2021 Checklist for Ranking Better Locally

Ask any digital marketer about SEO, and they’ll likely tell you that it can feel like a never-ending struggle of trying to patch one leak while two others pop up simultaneously. 

Therefore, it is no surprise that some aspects of search engine optimization are often overlooked even by top web design companies and digital marketing agencies. 

Unfortunately, local SEO is one of those often-overlooked tasks. If you’re trying to establish an online presence, this aspect of it is probably in the back of your mind but isn’t getting the priority treatment it deserves.

With that in mind, we asked a group of Miami web design and search engine optimization experts to share a few quick local SEO tricks you can implement right away and start improving your local search engine ranking.

We’ll take a look at the complete checklist in more detail as well, but first, let’s quickly discuss what local SEO is and why it is necessary in 2021.

What Is Local SEO, and Why Do You Need It?

Businesses use local SEO to improve their online visibility in a specific geographic area. It operates based on the core tenets of SEO, but web admins and marketers interested in local SEO focus more on location-based keywords, customer testimonials, and other local ranking factors.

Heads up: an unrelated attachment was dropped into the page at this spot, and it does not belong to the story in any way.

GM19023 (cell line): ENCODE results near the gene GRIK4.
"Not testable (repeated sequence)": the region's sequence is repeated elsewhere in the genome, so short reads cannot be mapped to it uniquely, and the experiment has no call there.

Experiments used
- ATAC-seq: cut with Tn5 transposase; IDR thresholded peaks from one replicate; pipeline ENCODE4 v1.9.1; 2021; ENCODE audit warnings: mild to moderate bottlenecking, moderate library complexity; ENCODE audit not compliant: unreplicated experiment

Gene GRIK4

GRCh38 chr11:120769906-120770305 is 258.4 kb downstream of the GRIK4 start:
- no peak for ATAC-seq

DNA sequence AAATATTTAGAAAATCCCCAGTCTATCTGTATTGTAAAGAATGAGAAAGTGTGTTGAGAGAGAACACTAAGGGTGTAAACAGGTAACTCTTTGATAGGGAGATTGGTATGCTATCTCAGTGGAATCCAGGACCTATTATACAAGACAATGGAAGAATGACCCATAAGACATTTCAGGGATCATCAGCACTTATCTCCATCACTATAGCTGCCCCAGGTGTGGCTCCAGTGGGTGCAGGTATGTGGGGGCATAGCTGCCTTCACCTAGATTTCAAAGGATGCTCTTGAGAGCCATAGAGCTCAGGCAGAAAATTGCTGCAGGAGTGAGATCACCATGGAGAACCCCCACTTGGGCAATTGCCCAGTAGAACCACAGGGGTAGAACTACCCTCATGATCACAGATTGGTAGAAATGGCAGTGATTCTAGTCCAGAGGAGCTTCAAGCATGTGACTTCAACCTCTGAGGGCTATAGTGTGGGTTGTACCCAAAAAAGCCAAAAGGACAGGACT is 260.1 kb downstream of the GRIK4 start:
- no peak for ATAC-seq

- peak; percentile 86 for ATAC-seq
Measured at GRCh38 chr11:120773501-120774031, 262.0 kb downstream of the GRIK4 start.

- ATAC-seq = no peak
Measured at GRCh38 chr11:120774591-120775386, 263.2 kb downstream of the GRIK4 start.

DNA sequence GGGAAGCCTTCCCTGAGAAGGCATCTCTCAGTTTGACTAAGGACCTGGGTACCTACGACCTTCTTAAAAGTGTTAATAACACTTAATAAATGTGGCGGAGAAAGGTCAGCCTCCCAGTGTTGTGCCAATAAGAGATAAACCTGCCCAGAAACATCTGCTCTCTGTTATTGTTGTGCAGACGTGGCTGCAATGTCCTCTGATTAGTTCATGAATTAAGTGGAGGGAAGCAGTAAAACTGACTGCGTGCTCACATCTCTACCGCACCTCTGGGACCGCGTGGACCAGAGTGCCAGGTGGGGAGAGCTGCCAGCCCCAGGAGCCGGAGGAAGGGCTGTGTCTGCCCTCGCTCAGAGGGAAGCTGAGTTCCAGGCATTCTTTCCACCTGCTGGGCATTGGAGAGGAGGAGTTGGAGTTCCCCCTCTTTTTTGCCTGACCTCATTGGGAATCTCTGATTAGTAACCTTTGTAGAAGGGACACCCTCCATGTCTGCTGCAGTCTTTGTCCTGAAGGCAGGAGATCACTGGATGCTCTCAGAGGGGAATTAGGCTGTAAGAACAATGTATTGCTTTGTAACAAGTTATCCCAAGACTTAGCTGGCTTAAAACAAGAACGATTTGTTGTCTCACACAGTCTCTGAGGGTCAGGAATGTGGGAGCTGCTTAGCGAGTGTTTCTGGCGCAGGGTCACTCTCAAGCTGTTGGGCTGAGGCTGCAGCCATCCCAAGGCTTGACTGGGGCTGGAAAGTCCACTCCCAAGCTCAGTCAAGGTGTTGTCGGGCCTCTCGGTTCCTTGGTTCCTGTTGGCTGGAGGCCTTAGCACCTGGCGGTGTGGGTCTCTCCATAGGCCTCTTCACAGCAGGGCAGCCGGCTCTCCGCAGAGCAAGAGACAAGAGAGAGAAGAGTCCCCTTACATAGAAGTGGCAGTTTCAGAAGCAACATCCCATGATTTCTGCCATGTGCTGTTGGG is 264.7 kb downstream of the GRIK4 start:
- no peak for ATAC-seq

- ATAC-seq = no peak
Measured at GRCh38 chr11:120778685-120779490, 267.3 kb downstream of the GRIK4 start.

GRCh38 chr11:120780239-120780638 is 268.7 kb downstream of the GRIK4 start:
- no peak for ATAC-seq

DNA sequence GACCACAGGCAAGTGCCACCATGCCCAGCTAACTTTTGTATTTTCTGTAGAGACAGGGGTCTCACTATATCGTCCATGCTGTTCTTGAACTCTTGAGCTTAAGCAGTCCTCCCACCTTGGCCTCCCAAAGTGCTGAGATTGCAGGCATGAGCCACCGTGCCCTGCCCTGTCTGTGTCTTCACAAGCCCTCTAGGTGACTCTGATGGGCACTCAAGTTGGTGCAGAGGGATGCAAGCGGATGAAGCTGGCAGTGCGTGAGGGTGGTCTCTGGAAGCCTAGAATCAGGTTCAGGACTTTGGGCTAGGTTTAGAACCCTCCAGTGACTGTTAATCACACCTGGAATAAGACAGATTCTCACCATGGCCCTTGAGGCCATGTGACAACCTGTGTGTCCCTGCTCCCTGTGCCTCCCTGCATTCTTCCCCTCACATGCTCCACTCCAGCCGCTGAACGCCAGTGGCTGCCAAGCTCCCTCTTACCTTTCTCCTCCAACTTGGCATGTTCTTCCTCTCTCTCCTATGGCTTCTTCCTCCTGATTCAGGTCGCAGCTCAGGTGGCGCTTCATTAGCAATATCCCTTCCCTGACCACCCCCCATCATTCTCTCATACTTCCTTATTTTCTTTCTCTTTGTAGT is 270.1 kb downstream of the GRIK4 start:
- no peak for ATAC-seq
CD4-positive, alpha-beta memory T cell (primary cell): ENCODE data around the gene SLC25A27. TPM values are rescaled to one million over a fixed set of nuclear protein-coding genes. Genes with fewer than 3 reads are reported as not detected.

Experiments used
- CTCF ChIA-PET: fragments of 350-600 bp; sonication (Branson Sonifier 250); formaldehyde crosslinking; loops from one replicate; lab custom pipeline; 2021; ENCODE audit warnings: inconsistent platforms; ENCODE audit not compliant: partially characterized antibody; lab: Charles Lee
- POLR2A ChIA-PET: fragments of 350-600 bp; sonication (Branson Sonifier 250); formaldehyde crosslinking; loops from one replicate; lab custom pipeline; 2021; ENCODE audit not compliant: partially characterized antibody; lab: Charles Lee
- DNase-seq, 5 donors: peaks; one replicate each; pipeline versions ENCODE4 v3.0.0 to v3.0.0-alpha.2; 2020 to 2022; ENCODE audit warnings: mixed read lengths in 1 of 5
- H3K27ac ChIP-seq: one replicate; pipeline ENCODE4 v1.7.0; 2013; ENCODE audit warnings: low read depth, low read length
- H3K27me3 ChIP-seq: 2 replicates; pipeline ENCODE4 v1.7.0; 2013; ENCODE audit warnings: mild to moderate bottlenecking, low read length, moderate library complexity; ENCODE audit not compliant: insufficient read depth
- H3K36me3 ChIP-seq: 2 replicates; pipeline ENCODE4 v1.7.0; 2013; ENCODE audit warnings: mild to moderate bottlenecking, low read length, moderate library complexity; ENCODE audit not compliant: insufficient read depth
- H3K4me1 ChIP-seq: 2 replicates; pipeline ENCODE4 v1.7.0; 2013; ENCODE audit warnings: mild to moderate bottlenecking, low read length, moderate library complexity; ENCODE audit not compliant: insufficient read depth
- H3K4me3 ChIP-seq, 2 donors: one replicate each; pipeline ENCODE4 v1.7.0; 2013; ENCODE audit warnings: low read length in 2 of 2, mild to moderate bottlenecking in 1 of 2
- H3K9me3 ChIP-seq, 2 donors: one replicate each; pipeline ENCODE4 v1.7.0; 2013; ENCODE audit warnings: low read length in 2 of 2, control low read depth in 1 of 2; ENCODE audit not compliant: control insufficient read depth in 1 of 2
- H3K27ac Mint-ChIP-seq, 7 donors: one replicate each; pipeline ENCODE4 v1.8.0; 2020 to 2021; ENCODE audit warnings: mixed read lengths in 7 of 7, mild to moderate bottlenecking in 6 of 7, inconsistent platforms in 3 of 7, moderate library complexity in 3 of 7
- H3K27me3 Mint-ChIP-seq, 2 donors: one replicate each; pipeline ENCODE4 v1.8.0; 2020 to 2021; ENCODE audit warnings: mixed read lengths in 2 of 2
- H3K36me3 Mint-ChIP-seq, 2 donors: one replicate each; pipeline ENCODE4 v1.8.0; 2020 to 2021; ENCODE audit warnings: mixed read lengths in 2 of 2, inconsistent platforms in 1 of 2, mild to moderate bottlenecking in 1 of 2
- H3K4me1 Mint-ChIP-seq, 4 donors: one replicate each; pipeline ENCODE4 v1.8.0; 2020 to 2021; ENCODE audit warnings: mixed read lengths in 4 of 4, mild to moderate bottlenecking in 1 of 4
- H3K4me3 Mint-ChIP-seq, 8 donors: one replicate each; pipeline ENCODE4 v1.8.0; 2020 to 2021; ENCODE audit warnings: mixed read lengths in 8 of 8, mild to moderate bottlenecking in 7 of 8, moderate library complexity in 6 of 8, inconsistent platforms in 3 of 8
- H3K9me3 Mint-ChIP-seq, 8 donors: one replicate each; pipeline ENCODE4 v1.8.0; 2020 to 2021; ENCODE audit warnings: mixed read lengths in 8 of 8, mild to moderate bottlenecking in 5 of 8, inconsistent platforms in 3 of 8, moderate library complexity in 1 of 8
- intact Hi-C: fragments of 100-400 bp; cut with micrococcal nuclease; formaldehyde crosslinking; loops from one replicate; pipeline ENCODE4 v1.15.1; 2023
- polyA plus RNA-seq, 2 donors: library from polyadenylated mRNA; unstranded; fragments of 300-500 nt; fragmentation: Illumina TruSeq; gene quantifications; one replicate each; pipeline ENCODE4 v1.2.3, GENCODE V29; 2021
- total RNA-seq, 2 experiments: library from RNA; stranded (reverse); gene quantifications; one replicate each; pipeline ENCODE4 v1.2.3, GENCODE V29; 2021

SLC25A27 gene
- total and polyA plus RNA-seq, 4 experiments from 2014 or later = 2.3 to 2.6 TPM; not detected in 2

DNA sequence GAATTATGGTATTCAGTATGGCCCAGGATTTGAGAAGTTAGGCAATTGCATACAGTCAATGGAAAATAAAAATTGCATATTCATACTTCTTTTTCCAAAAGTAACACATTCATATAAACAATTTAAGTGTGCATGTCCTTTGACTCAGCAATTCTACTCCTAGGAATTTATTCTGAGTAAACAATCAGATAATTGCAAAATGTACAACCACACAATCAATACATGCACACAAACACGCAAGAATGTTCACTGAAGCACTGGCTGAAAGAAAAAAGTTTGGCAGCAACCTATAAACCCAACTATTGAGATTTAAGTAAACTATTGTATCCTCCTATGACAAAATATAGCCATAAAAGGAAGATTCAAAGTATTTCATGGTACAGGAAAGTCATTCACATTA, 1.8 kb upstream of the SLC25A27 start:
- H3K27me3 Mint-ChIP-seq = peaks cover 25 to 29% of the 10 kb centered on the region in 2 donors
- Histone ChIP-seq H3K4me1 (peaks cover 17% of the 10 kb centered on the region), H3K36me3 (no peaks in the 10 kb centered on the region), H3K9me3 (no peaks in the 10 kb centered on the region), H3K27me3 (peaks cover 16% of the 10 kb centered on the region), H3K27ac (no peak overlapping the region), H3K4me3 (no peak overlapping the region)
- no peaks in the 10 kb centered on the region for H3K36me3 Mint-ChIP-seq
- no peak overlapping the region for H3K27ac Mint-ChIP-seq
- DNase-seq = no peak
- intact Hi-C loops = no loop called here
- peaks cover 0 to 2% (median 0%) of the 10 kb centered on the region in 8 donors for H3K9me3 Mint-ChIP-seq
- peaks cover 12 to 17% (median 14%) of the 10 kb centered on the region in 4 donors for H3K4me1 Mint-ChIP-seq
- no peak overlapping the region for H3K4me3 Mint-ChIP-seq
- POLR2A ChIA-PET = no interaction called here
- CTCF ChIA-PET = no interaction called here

As for why you need SEO, the answer is simple — users rarely venture to the second search results page. According to some sources, as many as 92% of clicks occur on page 1 of Google. This means that if you want your prospects to see your company in their search results, you want to show up on the first page.

However, this shows the importance of SEO in general, not strictly local SEO. What makes this particular aspect of search engine optimization so crucial in 2021 is the expansion of SERP features. These include lists, image carousels, and “people also ask” dropdowns, but also maps and various types of local business cards.

Ranking on Google isn’t as simple as it used to be. Your business must do well in these featured snippets to get the prospects’ attention. This is where local SEO steps in.

How to Improve Your Local SEO Ranking — Checklist

Now that you know the meaning behind “local SEO” and understand why you need to pay attention to it, let’s talk about specific, actionable tips. Where do you get started, and how can you get your brand in front of more online searchers?

To answer these questions and more, we’ve created a handy local SEO checklist. Check it out below!

Learn the Essential Ranking Factors